DECISION OF THE UMPIRES
37 A.H. / 658 A.D.
THE interval passed uneasily. Mu'awiya ruled in Syria; 'Ali, over the rest of the Muslim world. Neither, for the moment, interfered with the other. The Empire was for the moment in suspense.
Within the time appointed, 'Amr appeared at Duma, half way across the desert, and, shortly after, Abu Musa, each followed, as agreed upon, by a retinue of 400 horse. Thither also flocked multitudes from Al-'Irak and Syria, from Mecca also and from Medina. With intense interest they watched the strange proceeding, which was to decide the future of Islam. The leading chiefs, too, of Koreish were there; some with the distant hope that the choice might haply fall on one of them.
The umpires met in a pavilion pitched for the occasion; and there a private conference was held between the two alone. The account preserved is brief and uncertain. Abu Musa, pressed by his astute colleague, admitted that the assassination of 'Othman was a wicked and unjustifiable act. "Then why," rejoined 'Amr, "wilt thou not take Mu'awiya, the avenger of the Caliph's blood, for his successor?" "If it were a mere question of blood-feud or kinsmanship," said Abu Musa, "then 'Othman's sons would have the nearer claim but succession to the throne must be determined by the chief Companions' vote." 'Amr then proposed his own son. "A just and good man," replied Abu Musa, "but one whom thou hast already made to take sides in the civil war; and above all things we must beware of kindling mutiny again amongst the Arab tribes." A similar objection shut out 'Abdallah son
of Az-Zubeir; and Omar's son was put aside as not having qualities fitted for command. "Then," asked 'Amr, when all possible candidates had been named and negatived, "what may be the judgment thou wouldst give?" "My judgment," answered Abu Musa, "would be to depose both 'Ali and Mu'awiya, and then leave the people free to choose as Caliph whom they will."1 "Thy judgment is also mine," said 'Amr promptly; "let us go forth."
The people, in breathless expectation, crowded round the pavilion as the umpires issued from it. "Let them know," said 'Amr to his fellow, "that we are agreed." Abu Musa advanced, and with voice loud and clear, said: "We are agreed upon a decision such as, we trust, will reconcile the people, and reunite the empire." "He speaketh true," said 'Amr: "step forth, O Abu Musa, and pronounce thy judgment." Then spoke Abu Musa: "Ye people! we have considered the matter well. We see no other course for peace and concord, but to depose 'Ali and Mu'awiya, both one and other. After that, ye shall yourselves choose a fit man in their room. This is my judgment."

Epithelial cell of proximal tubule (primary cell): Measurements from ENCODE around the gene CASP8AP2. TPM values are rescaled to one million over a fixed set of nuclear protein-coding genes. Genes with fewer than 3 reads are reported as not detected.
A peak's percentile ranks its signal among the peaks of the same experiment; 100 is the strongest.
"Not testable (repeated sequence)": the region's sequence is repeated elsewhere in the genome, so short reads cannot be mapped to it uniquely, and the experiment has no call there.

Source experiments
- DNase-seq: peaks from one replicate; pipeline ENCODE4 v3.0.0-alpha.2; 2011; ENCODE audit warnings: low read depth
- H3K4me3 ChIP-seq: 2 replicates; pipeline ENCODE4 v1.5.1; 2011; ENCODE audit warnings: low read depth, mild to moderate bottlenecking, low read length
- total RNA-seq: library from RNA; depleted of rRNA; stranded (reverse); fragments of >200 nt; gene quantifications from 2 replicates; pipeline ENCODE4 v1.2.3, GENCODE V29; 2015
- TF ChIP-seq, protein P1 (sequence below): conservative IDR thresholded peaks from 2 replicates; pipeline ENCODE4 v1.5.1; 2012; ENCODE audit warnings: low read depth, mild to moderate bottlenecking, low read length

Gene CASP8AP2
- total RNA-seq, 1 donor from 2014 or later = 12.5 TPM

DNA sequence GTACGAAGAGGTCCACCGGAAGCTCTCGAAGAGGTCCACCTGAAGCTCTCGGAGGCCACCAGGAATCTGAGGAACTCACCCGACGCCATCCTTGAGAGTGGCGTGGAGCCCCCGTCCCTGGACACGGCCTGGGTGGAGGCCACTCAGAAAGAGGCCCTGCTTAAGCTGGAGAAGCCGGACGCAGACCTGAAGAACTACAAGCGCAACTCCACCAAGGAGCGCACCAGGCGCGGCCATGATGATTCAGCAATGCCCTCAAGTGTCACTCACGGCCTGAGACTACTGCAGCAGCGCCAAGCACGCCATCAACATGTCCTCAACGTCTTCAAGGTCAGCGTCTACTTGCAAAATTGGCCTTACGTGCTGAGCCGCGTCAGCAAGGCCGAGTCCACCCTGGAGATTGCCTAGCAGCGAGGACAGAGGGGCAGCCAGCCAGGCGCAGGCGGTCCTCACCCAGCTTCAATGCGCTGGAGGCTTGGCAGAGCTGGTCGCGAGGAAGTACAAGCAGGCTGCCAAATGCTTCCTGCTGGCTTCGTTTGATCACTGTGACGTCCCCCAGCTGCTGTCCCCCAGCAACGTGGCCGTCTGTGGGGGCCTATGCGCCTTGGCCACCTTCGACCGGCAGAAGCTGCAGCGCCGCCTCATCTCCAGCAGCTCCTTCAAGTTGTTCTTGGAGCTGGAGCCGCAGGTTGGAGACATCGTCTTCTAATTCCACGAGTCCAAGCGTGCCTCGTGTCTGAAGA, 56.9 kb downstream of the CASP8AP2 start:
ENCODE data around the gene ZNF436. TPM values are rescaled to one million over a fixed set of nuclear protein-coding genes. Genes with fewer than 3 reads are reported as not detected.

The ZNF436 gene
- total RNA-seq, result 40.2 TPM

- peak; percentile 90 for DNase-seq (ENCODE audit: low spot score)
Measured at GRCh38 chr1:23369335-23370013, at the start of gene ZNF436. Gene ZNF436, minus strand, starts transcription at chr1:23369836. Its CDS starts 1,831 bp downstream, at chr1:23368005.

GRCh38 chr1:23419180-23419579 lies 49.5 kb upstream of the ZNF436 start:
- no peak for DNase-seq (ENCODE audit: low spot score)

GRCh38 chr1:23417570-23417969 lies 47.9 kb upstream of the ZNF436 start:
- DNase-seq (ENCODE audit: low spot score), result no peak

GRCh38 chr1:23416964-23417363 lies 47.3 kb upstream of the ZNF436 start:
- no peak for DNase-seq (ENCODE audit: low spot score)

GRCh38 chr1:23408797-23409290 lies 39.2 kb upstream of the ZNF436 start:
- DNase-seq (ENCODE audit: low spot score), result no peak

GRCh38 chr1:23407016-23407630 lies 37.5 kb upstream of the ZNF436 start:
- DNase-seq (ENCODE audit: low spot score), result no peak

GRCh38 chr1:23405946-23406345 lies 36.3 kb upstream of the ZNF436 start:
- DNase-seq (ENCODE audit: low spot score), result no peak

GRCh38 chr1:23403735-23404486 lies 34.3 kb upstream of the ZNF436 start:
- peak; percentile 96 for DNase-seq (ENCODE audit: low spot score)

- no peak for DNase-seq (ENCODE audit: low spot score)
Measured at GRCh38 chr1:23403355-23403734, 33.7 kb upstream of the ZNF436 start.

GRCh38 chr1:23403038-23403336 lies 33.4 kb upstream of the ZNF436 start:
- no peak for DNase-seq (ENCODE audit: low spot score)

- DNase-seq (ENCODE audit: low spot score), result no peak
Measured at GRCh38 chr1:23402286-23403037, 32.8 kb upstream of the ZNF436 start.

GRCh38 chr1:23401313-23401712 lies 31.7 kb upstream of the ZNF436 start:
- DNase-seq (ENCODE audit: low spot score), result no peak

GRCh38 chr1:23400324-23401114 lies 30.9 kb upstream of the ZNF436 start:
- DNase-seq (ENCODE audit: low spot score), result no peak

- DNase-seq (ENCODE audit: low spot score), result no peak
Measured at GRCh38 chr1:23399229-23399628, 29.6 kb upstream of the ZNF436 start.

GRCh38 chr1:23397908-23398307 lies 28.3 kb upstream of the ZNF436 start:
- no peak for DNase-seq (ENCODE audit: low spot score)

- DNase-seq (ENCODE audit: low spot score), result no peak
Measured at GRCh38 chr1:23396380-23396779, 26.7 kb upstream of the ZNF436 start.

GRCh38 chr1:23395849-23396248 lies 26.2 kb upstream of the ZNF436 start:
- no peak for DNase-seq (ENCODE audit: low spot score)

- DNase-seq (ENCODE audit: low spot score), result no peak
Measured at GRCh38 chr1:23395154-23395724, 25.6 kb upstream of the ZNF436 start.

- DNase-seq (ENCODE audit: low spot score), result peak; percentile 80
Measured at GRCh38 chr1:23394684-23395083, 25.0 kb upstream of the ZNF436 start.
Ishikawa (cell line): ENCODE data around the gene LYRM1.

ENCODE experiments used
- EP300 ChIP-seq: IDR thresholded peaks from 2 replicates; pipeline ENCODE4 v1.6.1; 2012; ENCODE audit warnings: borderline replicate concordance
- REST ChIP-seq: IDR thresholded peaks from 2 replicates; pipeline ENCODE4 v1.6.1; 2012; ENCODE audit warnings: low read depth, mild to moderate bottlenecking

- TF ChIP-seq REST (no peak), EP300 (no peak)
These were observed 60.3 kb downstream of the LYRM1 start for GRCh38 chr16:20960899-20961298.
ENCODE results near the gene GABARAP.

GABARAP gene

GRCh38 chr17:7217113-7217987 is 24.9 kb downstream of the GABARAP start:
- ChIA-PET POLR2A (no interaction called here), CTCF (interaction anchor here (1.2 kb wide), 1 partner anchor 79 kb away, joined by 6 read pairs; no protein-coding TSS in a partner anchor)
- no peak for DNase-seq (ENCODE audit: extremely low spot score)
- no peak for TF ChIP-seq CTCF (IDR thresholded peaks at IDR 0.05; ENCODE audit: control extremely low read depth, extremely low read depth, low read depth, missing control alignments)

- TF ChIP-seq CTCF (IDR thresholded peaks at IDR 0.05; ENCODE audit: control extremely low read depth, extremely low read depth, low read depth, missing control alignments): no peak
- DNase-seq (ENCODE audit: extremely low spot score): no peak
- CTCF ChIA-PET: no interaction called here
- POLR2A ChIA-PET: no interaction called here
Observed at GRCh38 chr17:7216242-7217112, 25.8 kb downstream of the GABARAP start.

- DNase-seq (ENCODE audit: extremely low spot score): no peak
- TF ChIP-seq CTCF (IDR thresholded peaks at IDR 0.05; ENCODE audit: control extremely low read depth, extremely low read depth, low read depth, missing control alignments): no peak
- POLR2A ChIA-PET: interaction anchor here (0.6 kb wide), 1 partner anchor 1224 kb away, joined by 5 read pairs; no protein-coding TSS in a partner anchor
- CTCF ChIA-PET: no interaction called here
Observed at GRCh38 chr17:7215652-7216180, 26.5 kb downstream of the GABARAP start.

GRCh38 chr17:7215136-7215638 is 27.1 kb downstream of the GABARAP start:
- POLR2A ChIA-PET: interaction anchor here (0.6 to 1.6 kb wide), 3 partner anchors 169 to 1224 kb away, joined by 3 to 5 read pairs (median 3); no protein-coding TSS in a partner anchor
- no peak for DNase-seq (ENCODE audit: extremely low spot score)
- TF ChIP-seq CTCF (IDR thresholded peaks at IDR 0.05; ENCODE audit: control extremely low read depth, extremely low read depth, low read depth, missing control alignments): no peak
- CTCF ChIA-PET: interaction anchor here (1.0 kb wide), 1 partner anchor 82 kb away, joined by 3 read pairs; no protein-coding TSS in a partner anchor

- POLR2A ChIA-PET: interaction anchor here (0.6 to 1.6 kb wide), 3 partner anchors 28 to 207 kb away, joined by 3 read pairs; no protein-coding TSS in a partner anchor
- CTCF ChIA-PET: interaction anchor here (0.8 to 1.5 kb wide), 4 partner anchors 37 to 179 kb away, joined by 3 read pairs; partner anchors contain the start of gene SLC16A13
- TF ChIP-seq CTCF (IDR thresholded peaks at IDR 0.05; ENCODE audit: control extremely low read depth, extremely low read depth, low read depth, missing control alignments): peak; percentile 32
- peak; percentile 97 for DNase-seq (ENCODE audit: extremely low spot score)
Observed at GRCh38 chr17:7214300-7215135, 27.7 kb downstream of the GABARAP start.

He stepped aside, and 'Amr advancing said : "Ye have heard the sentence of Abu Musa. He hath deposed his fellow; and I too depose him. But as for my chief, Mu'awiya, him do I confirm. He is the heir of 'Othman the avenger of his blood, and the best entitled as Caliph to succeed."
The assembly was thunderstruck. Even the Syrians had never dreamed of Mu'awiya achieving such a triumph nor had it entered the minds of those on 'Ali's side that their umpire could be overreached thus shamefully. "What could I do? " cried Abu Musa, assailed on every hand; "he agreed with me, then swerved aside." "No fault of thine," said Ibn al-'Abbas: "the fault of those who put thee in the place." Overwhelmed with reproaches Abu Musa escaped to Mecca where he thence forward lived in obscurity In the heat of indignation, the commander of the Al-Kufa bodyguard seized
1 Rather he wished to leave the choice to a Shura or Council
such as had elected 'Othman. Mu'awiya could afford to agree to this since he was not proclaimed
Caliph till the year 40 A.H. 'Ali on the other hand, claimed to be Caliph already. His refusal to
submit to the decision of a council was a breach of faith, and Wellhausen thinks the story in
the last paragraph was an invention of his party to hide his breach of faith, and lay the blame
on the arbiters.
1 Rather he wished to leave the choice to a Shura or Council such as had elected 'Othman. Mu'awiya could afford to agree to this since he was not proclaimed Caliph till the year 40 A.H. 'Ali on the other hand, claimed to be Caliph already. His refusal to submit to the decision of a council was a breach of faith, and Wellhausen thinks the story in the last paragraph was an invention of his party to hide his breach of faith, and lay the blame on the arbiters.
'Amr, and was roughly handling him, when the people interposed to set him free. 'Amr returned fortwith to Damascus, where by acclamation Mu'awiya was saluted Caliph, though he did not assume the title until some years later.
How the startling intelligence affected 'Ali, may be judged by the fact that to the prescribed daily service he now added a petition cursing by name Mu'awiya, 'Amr, and their chief adherents. Mu'awiya was nothing loth to follow his example. And so the world was edified by the spectacle of the two rival commanders of the Faithful uttering commination one against the other in the public prayers.1
1 The imprecation used by 'Ali was as follows: "O Lord,
I beseech Thee, let Mu'awiya be accursed, and 'Amr," and so on with the chief leaders by name.
Let them be accursed all!" Mu'awiya's imprecations, in the same way, included 'Ali, his sons
Al-Hasan and Al-Hosein, and Al-Ashtar.
1 The imprecation used by 'Ali was as follows: "O Lord, I beseech Thee, let Mu'awiya be accursed, and 'Amr," and so on with the chief leaders by name. Let them be accursed all!" Mu'awiya's imprecations, in the same way, included 'Ali, his sons Al-Hasan and Al-Hosein, and Al-Ashtar.
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